3. Stop and start. Taking a break or working on two assignments gives your unconscious time to work on one problem while you are busy with another. When you return to the first assignment you will bring a fresh perspective — and maybe new insights.
4. If you finish early, don’t hand your assignment in just yet. There’s still time for your unconscious to wake you in the night and provide another insight.
25 January 2017
In my day job as a ghostwriter, I’ve worked with half a dozen SAS men over the years and I soon discovered one of their favourite acronyms: KISS – Keep It Simple, Stupid. They use it in relation to planning active-service operations, but it’s good advice for undergraduates too. I’m not suggesting that it will enable you to kill silently in 93 different ways or carry a 50-kilogram Bergen military rucksack up and down Welsh mountains at top speed. (If that’s your aim, you’d better drop out of university and join the SAS instead.) But it will help you produce written work that is clear and concise, with an argument that is readily apparent — earning you high marks and the undying gratitude of your tutors.
Many undergraduates – and indeed, some academics – appear to believe that academic writing should consist of complex, convoluted sentences, littered with polysyllabic words and obscure concepts, and so jargon-laden that even the experts struggle to understand it. Even promotional writing can suffer from the same flaws as academic writing, as in this example (rendered anonymous to spare the writer’s blushes): ‘T*** H***** exercises synergies in a multi-platform social media paradigm that creates a new creative cultural space for blue-sky thinking. He leverages best-in-class solutions to communicate key performance metrics in a distributed yet centralised real-time goal-oriented proprietary methodology.’ Can anybody understand this?
Sometimes I’ll challenge undergraduates to tell me what a particular sentence they’ve written means and they’ll say, ‘I don’t know, I thought it sounded impressive.’ It doesn’t. If you don’t understand your own argument, how do you expect anyone else to? The solution is not to sound as if you’ve swallowed a thesaurus, with a dictionary for dessert, but to write in a way that is simple, direct and comprehensible, so that your argument shines through.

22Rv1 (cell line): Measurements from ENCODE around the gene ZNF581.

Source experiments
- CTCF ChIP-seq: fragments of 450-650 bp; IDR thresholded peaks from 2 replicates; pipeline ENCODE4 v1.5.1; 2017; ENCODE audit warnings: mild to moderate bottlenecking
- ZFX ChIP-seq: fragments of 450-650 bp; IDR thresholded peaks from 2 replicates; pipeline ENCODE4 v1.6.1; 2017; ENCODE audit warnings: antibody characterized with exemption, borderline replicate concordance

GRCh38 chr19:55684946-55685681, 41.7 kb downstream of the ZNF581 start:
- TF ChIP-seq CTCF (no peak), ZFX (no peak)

Even better, once you’ve acquired the habit of straightforward writing, you’ll find it useful in all sorts of other contexts: writing a CV, a personal statement, a job application or even a love letter. Give it a try — you’ll find that keeping it simple makes sense.
Feeling stuck with your assignment and don’t know how to get started? Stop worrying — your work doesn’t have to emerge perfectly written straight away. You don’t need to start by crafting a brilliant opening paragraph. That will come later. Start by scribbling down your ideas and work your way into the writing. You will soon get into the flow. Don’t worry about academic language either. Students frequently feel the pressure to write in an unnatural academic style full of jargon. Have confidence in your own voice — you have a unique contribution to make. Write in the way that feels most comfortable for you; later, you’ll rewrite and edit your work to ensure the content is accurate and expressed in the correct style. For the moment, just do it.
Writer’s block — we’ve all experienced it, whether we are novelists pondering over a plot twist or students battling with their thesis. How can you snap out
This year, along with Royal Literary Fund Consultant Fellow Helena Attlee, I co-facilitated two workshops for undergraduate Social Work students at Glyndwr University in Wrexham. We focused on academic writing and dissertations. The Social Work course is mostly practical, and the students struggle with academic writing. Although they were not taking a creative subject, we adopted a creative approach to the workshops to assist students who felt stuck and help them to work their way into their writing. When faced with a dissertation to write, university students are often given a bulleted list of tasks but this doesn’t always do the trick. People may not work in a linear fashion; they learn in different ways, and sometimes, a left-field approach is better for getting your ideas flowing.
If you’ve got writer’s block, a physical approach may help. I encouraged the students to leave their laptop on the table, move around, walk about — even dance! I handed out pads of sticky notes and suggested they pick a section of their dissertation to think about and write each idea on a sticky. Alternatively, they could take a visual approach and draw or doodle instead. With the ideas down on paper, they could shift them around to play with the order.
At the time, I was in the middle of my PhD in Digital Writing, which involves writing 48 poems to accompany short films for an online poetry and film collection. I was stalling with the critical analysis element. Running the workshops gave me confidence in my own academic writing. I adopted the tips I myself had recommended to students in the sessions and succeeded in kick-starting my own work. Perhaps a case of ‘do as I say, and I will too.’